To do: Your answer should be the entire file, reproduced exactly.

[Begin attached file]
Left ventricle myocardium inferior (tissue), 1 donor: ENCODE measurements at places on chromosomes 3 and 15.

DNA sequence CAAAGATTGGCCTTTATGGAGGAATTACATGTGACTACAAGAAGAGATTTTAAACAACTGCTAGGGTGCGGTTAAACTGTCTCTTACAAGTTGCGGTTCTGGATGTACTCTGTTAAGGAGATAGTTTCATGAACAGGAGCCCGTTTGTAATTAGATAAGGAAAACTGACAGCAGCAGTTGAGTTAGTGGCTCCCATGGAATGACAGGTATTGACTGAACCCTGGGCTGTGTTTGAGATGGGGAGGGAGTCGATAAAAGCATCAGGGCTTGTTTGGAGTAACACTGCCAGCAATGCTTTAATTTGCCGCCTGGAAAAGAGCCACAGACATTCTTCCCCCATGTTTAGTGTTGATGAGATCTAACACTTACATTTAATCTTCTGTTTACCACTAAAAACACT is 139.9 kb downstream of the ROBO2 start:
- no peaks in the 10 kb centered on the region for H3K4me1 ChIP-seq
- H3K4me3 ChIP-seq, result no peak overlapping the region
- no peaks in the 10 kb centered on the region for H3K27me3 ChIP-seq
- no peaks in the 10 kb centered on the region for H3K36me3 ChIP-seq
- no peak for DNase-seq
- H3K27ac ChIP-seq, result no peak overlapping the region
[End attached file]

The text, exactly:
Left ventricle myocardium inferior (tissue), 1 donor: ENCODE measurements at places on chromosomes 3 and 15.

DNA sequence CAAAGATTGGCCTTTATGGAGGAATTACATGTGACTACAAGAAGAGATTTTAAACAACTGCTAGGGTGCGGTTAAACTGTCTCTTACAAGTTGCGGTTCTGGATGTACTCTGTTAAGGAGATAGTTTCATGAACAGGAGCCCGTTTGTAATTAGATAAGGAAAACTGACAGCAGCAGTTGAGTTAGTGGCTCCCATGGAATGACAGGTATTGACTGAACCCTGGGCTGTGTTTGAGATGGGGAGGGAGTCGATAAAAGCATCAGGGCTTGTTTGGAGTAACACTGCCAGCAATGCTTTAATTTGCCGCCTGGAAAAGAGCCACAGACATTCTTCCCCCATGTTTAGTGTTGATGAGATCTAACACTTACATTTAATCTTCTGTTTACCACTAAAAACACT is 139.9 kb downstream of the ROBO2 start:
- no peaks in the 10 kb centered on the region for H3K4me1 ChIP-seq
- H3K4me3 ChIP-seq, result no peak overlapping the region
- no peaks in the 10 kb centered on the region for H3K27me3 ChIP-seq
- no peaks in the 10 kb centered on the region for H3K36me3 ChIP-seq
- no peak for DNase-seq
- H3K27ac ChIP-seq, result no peak overlapping the region